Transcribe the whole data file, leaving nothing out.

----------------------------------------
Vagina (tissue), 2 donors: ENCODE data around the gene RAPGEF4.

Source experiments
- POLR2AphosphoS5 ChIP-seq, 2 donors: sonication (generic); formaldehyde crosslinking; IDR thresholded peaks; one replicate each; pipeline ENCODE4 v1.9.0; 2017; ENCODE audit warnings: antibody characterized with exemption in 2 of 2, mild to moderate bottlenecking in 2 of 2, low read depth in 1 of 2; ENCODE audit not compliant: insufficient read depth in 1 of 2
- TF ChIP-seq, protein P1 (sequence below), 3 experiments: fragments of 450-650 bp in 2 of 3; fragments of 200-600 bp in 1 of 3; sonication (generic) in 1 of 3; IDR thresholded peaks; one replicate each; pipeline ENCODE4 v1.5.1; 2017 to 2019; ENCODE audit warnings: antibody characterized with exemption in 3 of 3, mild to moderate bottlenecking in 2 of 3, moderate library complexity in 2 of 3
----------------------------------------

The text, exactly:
Vagina (tissue), 2 donors: ENCODE data around the gene RAPGEF4.

Source experiments
- POLR2AphosphoS5 ChIP-seq, 2 donors: sonication (generic); formaldehyde crosslinking; IDR thresholded peaks; one replicate each; pipeline ENCODE4 v1.9.0; 2017; ENCODE audit warnings: antibody characterized with exemption in 2 of 2, mild to moderate bottlenecking in 2 of 2, low read depth in 1 of 2; ENCODE audit not compliant: insufficient read depth in 1 of 2
- TF ChIP-seq, protein P1 (sequence below), 3 experiments: fragments of 450-650 bp in 2 of 3; fragments of 200-600 bp in 1 of 3; sonication (generic) in 1 of 3; IDR thresholded peaks; one replicate each; pipeline ENCODE4 v1.5.1; 2017 to 2019; ENCODE audit warnings: antibody characterized with exemption in 3 of 3, mild to moderate bottlenecking in 2 of 3, moderate library complexity in 2 of 3